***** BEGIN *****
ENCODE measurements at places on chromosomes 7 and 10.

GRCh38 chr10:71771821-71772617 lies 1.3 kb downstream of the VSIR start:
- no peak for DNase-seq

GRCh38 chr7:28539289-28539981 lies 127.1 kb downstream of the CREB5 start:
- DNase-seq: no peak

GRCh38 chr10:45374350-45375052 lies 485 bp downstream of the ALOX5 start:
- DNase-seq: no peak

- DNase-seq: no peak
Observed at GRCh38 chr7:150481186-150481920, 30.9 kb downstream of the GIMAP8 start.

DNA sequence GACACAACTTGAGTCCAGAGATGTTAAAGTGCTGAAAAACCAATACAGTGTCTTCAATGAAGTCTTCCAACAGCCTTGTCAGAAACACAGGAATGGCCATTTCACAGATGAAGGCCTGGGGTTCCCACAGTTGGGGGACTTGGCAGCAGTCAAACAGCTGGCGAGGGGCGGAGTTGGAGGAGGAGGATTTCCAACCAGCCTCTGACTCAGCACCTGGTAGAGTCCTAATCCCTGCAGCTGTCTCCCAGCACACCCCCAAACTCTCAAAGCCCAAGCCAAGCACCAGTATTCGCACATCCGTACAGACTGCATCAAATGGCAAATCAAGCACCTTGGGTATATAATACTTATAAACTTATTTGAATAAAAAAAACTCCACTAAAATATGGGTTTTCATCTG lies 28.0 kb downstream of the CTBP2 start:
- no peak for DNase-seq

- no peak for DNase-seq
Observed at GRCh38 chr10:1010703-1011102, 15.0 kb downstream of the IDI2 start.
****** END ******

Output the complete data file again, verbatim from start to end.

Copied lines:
ENCODE measurements at places on chromosomes 7 and 10.

GRCh38 chr10:71771821-71772617 lies 1.3 kb downstream of the VSIR start:
- no peak for DNase-seq

GRCh38 chr7:28539289-28539981 lies 127.1 kb downstream of the CREB5 start:
- DNase-seq: no peak

GRCh38 chr10:45374350-45375052 lies 485 bp downstream of the ALOX5 start:
- DNase-seq: no peak

- DNase-seq: no peak
Observed at GRCh38 chr7:150481186-150481920, 30.9 kb downstream of the GIMAP8 start.

DNA sequence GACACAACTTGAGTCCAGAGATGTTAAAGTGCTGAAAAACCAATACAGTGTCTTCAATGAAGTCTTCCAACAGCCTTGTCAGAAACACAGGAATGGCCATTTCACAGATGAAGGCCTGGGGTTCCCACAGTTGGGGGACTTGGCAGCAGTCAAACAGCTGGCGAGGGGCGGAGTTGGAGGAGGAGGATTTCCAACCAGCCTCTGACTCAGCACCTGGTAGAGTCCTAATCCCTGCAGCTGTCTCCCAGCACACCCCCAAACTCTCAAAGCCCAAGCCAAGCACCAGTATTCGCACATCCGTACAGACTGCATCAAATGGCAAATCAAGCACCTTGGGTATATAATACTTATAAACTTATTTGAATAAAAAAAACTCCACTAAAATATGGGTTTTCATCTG lies 28.0 kb downstream of the CTBP2 start:
- no peak for DNase-seq

- no peak for DNase-seq
Observed at GRCh38 chr10:1010703-1011102, 15.0 kb downstream of the IDI2 start.